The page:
“Fools!”, he thought as he began to make his way up the steps of the back door. Whenever he encountered an obstacle, or as evolutionary biologists call them, people, he quickly shoulder checked them out of the way in a manner that would make African women blush with pride. He ploughed through the crowd, through obstacle after obstacle until he was eventually nestled firmly in the embrace of 888! 888! 888!Nunawading. The obstacles…eh, people, many of them with internal bleeding at this point, backed away defeated.
Lo and behold, he had been taught well. He was the first passenger in the bus. He turned to face his pale faced accomplices who had brought him to the bus stop. Their jaws were in danger of burrowing through the ground and all the blood had escaped their face and chased their jaw. Obviously they had not seen battle like he had.
“I have much to teach them,” he mused smugly.
“Nimebook viti!”, he declared to them before he realized that they didn’t know Kiswahili from French.
“I have booked your seats!” He quickly translated, shaking his head at how on point he was today.
He sprawled himself across a chair that could accommodate two and stretched his leg out across the aisle to rest it on the third seat. Kwa kweli alikuwa amebook (For real! The seats were booked!)
The bus driver slowly made his way towards him. He could smell the driver’s anxiety. I guess he hadn’t seen battle either…..
“That’s odd!” He thought, for someone whose life work was driving these rolling war zones.
“Excuse me sir, what are you doing?”
“I am resting and waiting for my friends to come in.”
“But sir, you enter through the front.”
“Then why do you have two doors?”
“The back seat is for exiting only. The front seat is where you enter and pay for your ticket. Do you have a tic…..”
“Isn’t that what a conductor is for?”
“Buses in this country don’t have conductors. Which country are you….”
“Doesn’t matter! I have booked my seats and none of those people will steal them,” he leered as he stretched his finger across all the little bus stops until he had marked the whole bus depot with his finger.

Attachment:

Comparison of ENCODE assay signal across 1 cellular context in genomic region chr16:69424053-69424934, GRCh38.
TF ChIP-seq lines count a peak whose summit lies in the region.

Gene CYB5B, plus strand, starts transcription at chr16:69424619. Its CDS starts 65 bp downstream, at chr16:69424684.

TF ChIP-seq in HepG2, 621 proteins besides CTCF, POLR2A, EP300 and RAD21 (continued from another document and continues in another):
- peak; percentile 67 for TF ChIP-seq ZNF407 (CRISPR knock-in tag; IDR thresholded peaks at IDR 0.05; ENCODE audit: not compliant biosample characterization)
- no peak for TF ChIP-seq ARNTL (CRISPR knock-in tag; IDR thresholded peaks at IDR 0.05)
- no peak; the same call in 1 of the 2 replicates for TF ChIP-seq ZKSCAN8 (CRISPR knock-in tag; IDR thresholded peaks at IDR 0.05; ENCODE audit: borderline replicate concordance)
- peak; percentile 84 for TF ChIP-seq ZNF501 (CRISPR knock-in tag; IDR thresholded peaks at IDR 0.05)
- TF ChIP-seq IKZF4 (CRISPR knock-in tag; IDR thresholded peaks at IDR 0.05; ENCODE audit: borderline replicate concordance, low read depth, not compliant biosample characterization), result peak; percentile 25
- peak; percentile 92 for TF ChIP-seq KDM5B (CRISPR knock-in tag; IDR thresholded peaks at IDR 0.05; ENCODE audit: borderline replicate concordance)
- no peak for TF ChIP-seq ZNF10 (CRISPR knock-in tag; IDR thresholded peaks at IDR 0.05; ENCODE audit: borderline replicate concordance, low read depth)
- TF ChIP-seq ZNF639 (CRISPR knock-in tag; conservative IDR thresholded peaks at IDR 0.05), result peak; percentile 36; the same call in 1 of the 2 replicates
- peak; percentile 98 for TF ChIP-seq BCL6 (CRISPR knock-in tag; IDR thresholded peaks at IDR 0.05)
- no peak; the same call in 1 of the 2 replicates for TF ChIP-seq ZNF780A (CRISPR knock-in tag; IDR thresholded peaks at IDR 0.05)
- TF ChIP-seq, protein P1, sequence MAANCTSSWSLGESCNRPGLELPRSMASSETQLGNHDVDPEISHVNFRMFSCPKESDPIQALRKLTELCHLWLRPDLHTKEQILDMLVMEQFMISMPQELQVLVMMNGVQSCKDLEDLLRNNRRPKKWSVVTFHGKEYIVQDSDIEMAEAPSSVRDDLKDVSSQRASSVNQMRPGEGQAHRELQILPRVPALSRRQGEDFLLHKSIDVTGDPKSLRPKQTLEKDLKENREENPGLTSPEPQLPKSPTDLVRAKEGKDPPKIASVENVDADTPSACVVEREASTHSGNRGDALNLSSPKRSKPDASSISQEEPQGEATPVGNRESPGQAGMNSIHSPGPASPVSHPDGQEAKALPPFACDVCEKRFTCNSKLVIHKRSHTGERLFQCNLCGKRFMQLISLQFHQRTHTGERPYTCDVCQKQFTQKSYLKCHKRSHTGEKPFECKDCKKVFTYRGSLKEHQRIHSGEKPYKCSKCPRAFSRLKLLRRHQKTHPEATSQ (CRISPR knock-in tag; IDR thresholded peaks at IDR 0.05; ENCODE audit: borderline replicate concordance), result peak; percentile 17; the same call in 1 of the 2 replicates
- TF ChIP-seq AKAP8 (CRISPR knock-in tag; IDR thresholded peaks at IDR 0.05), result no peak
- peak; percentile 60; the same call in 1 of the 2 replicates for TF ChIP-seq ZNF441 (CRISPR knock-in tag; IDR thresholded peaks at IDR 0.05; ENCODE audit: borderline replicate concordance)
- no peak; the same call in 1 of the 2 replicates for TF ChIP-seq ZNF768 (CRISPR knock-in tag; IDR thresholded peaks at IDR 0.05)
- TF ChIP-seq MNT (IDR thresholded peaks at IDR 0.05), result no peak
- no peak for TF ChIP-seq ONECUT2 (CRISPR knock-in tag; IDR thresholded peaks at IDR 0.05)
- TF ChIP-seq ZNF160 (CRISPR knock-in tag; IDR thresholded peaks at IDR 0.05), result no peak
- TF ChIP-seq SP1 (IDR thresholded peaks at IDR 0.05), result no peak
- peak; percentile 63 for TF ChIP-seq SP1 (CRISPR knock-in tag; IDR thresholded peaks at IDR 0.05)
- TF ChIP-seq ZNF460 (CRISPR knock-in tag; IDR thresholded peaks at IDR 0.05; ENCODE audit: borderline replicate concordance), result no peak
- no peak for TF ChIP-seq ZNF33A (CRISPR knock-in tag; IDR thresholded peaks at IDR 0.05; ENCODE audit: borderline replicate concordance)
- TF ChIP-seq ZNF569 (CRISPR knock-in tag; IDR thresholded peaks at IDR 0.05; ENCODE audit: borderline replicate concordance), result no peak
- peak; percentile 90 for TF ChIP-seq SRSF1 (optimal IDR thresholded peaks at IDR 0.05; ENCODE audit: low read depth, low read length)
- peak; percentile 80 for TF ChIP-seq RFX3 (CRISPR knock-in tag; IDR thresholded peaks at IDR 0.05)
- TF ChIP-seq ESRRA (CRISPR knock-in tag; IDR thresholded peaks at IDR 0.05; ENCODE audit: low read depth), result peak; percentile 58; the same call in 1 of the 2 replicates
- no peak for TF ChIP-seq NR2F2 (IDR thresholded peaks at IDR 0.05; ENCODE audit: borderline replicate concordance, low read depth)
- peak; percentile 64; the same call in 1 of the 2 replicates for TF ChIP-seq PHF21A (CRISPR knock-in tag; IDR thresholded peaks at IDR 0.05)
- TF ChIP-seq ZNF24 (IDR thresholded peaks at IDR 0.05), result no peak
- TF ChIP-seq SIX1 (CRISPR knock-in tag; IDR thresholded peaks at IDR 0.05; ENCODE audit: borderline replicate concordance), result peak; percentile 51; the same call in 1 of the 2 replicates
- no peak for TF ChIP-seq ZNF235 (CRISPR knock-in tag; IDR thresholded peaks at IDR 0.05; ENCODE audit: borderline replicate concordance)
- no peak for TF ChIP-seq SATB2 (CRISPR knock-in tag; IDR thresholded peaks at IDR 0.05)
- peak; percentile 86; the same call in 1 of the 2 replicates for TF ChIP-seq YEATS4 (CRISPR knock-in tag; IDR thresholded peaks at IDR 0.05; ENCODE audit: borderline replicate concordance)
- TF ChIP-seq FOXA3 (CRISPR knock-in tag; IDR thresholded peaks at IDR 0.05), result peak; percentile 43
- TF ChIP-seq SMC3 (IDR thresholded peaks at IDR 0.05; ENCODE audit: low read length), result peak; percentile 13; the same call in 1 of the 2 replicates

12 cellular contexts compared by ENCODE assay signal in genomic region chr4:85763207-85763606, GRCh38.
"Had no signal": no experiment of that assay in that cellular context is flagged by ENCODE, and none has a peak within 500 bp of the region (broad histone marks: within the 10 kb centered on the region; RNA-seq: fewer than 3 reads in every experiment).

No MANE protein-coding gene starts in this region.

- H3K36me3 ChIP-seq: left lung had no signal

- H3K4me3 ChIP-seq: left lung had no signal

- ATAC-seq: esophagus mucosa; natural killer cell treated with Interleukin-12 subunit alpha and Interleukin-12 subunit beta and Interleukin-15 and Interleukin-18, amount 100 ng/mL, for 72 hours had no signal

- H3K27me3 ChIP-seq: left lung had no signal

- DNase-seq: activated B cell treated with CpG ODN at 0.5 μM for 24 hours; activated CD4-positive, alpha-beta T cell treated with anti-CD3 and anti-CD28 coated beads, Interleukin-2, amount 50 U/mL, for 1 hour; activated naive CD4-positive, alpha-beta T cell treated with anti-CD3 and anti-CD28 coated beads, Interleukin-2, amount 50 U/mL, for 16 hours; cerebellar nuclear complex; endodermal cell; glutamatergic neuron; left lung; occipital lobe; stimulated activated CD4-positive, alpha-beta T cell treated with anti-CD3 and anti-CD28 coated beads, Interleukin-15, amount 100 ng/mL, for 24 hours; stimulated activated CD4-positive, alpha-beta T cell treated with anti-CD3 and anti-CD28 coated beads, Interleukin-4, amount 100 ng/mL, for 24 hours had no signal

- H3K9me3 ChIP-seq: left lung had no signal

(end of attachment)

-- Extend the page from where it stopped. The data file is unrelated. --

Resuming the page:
It was then that our protagonist began to experience an out of body experience. OK, that’s not accurate. It was then that our protagonist wished that he could have leased out his body for the next hour or two and had an out of body experience. For you see, only four other people entered that bus that day. The two “idiots” who had bothered to cue and the fellows from the land of Caucasia who-formerly-called-themselves-his-friends-but-now-had-never-heard-of-him.
The bus driver didn’t know what a straight face was as he explained to him how people enter through the front and pay while the people who want to leave stream out through the back (and yes, some through the front) without any battle taking place between the two.
“What about them?” he mapped out the whole bus depot again.
“They are cuing for other buses!”
“So this bus will just go when it’s close to empty” (his foot was so deep in his mouth, it had come back to be re-chewed as cud)
“Oh…he he….yaani…oohhh…ok…he he he”….blush..blush…sheepish grin…sheepish grin…bahh bahhhh….hmmm….asalala!
If the walls of the bus could talk they would say,
“Today grasshopper, we outwitted you!”
If he could speak he would ask,
“Je huu ni ungwana” (Is this really civilized?”)
Have a blessed Sunday and a great week